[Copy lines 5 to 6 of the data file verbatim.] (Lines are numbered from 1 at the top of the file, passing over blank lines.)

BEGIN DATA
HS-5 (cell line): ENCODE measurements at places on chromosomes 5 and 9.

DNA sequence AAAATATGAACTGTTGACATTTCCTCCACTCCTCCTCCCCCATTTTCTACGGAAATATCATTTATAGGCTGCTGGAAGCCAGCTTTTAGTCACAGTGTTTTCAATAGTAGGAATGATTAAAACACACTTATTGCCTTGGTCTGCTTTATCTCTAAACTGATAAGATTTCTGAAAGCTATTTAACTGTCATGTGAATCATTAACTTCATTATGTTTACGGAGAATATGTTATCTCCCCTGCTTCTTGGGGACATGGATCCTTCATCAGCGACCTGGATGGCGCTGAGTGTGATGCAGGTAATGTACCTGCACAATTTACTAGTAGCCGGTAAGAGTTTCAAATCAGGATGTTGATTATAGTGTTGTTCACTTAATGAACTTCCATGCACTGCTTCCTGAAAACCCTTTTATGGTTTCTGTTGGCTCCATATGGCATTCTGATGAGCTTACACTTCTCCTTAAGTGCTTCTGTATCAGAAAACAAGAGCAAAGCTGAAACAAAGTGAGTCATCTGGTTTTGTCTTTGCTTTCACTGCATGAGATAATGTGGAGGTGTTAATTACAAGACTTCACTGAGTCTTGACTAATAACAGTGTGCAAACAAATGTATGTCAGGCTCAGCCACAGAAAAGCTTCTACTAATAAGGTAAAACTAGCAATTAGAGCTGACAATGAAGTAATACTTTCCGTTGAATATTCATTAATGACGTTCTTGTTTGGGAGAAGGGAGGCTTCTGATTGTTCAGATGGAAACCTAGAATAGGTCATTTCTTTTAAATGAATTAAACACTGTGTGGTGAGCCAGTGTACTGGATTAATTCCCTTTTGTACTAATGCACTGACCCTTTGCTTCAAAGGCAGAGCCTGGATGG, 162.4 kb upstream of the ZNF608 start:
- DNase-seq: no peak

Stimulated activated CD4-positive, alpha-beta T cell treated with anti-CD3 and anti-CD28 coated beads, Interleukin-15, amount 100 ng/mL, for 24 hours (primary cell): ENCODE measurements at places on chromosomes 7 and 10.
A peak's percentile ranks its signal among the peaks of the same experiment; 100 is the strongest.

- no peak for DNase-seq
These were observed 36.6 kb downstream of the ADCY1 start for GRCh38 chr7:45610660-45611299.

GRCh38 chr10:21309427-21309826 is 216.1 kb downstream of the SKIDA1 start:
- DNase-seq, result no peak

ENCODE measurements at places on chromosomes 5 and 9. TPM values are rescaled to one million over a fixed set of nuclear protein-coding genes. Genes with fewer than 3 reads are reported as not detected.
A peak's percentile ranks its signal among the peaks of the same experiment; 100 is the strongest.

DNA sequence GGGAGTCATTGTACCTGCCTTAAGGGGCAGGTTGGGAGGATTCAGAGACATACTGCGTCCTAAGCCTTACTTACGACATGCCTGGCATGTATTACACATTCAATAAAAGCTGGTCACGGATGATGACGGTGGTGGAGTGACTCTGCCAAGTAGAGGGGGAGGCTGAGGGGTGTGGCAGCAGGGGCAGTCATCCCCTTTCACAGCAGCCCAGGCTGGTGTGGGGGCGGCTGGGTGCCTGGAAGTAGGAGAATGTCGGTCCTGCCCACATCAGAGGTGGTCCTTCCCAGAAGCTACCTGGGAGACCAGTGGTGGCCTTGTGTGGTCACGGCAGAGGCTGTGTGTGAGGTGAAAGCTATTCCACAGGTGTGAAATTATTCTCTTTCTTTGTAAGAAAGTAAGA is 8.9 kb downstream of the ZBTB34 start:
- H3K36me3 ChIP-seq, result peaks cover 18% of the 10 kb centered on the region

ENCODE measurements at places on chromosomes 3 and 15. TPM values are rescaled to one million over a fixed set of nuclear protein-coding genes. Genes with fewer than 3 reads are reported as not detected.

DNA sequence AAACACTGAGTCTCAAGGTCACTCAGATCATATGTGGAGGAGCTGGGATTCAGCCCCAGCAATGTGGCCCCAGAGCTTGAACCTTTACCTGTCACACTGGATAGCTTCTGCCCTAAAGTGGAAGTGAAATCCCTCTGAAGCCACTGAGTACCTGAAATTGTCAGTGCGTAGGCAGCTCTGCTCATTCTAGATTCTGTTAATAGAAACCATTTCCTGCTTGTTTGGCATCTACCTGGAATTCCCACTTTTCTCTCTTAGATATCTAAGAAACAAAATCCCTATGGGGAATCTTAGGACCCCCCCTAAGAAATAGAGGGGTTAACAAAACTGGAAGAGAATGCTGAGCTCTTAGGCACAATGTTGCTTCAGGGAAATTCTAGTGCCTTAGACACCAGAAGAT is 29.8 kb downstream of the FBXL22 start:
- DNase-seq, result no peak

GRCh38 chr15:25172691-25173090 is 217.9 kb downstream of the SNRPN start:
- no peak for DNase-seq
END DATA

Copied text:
A peak's percentile ranks its signal among the peaks of the same experiment; 100 is the strongest.

- no peak for DNase-seq